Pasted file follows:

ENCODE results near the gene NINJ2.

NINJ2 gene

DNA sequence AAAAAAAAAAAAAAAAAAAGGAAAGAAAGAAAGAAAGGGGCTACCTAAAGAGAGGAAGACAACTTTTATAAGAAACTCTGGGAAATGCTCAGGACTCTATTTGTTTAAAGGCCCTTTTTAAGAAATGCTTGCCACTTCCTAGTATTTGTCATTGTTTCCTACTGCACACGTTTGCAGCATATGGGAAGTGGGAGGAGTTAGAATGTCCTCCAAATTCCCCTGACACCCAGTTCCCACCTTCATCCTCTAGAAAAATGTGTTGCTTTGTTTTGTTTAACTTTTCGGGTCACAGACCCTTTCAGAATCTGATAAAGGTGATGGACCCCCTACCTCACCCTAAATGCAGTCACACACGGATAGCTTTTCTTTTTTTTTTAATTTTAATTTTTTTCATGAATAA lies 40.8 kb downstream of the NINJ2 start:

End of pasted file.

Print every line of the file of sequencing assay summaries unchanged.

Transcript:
ENCODE results near the gene NINJ2.

NINJ2 gene

DNA sequence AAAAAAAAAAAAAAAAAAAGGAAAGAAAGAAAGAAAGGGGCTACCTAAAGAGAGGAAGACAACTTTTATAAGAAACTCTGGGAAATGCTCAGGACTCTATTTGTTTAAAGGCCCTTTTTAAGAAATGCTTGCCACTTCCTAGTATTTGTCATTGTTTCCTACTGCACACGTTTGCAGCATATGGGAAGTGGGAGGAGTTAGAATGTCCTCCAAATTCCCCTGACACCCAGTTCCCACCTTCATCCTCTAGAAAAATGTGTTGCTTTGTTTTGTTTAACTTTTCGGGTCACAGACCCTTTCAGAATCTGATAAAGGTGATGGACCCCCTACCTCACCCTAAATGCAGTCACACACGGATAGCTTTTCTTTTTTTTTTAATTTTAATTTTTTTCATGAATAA lies 40.8 kb downstream of the NINJ2 start: